The overnight split is a good choice if you are unable to find your queen but you want to know where she is after the split is complete. The downside is that it takes two days to complete.
Here are the basic steps:
- Prepare a new brood box to hold the split. The new brood box needs to be the same size as the original hive; so if the original is in a deep, the split needs to be in a deep.
- Give the new box two frames of honey and pollen, in positions 3 and 8 (or if you are using 8-frame equipment, in positions 2 and 7).
- Fill the remaining empty slots with drawn-comb, foundation, or starter strips depending on your preference.
The first day:
- Place your prepared brood box next to the strong hive you want to split.
- Remove two or three empty frames from the middle of the new brood box and set these aside.
- Select two or three frames of brood from the strong colony. Ideally these frames should contain capped brood, larvae, and eggs.
- Shake all the bees from the brood frames back into the strong hive. It is best to shake rather than brush because you don’t want to injure the queen.
- Place the frames of brood in the center of the new brood box.
- In the strong hive, push the remaining brood toward the center and place the empty frames at the edge of the brood nest.
- Place a queen excluder on top of the strong hive.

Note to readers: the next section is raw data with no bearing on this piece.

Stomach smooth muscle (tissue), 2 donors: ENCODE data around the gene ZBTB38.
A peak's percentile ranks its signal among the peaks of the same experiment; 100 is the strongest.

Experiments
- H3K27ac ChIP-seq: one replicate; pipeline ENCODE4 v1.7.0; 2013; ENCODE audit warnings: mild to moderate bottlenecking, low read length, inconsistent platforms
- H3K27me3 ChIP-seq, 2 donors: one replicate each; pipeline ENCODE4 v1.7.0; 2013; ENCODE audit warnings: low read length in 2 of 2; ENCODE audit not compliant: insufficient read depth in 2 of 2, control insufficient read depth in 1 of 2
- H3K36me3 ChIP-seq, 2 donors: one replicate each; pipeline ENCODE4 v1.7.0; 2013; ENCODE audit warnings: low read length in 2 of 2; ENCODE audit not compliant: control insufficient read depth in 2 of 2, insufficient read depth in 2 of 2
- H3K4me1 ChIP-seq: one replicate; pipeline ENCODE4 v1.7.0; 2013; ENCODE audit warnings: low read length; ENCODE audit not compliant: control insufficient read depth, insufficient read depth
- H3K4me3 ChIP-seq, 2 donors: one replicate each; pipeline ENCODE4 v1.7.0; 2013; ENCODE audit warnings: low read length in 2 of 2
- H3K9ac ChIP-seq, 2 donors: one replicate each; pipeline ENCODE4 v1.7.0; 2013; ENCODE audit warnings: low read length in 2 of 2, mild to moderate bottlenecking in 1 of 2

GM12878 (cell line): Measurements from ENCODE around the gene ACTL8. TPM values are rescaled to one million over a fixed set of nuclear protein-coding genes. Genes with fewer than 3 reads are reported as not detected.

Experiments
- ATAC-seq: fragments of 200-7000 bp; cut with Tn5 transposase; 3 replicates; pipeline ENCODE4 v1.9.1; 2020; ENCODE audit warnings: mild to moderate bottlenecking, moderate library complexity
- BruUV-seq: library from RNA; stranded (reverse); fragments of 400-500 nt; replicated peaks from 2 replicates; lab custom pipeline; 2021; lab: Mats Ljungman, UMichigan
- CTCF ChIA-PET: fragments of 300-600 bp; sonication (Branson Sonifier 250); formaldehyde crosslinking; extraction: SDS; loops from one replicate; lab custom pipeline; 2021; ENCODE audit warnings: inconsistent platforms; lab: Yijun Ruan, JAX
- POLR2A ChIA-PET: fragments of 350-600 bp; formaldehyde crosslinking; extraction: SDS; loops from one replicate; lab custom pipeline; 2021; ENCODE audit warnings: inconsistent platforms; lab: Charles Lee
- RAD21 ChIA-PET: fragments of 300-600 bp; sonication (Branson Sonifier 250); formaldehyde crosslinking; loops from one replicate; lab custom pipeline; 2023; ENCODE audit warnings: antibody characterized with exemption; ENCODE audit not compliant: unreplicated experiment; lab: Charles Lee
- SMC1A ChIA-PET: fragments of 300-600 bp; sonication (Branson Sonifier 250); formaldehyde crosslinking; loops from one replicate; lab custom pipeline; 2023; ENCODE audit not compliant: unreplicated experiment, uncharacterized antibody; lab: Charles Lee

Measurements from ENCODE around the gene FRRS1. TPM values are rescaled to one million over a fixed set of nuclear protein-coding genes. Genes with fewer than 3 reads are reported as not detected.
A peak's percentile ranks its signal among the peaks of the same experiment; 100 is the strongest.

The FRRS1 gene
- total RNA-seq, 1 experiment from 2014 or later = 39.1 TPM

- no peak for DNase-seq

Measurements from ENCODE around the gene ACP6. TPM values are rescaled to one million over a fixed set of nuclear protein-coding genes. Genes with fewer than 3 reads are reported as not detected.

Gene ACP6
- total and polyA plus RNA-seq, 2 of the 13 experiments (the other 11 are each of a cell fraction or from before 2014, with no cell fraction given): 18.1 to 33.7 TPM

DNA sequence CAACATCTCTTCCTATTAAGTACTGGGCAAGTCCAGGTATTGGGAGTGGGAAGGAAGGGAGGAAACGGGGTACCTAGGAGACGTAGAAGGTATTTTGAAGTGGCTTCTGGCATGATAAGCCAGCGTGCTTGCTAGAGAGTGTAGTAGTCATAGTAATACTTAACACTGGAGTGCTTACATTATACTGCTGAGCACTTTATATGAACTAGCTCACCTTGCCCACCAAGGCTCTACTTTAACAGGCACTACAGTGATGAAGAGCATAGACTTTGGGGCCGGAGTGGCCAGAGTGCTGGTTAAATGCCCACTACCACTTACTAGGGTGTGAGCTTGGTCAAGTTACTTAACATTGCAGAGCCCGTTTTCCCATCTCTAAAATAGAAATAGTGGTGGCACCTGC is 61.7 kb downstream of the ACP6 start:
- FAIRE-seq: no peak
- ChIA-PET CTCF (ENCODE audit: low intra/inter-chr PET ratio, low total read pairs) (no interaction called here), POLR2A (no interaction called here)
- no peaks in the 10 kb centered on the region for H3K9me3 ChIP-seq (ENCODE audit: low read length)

- Place the new brood box on top of the queen excluder.
- Put the telescoping lid on top of the whole thing.
The second day:
- During the night, nurse bees from the strong hive will have moved up to tend the brood, so now your nurse bees are spread evenly over the brood and your queen is below the excluder. Now you return to the hive with a bottom board (solid or screened) and a second telescoping lid.
- Place the bottom board where you want your new hive.
- Take the new brood box containing the frames of brood, nurse bees, and foragers and place it on the new bottom board in the new location and cover it with a lid. The foragers will return to the original hive but the nurse bees will remain with the brood.
- Reduce the entrance of the new hive to protect it from predators and robbers.
- Remove the queen excluder from the original hive and replace the cover.
You now have the original colony with its original queen in addition to a queenless split. At this point you can introduce a caged queen to the split or, if there are eggs in the split, you can let the bees raise their own queen. In either case, check the brood nest occasionally until you know you have a laying queen.
For other types of splits, see: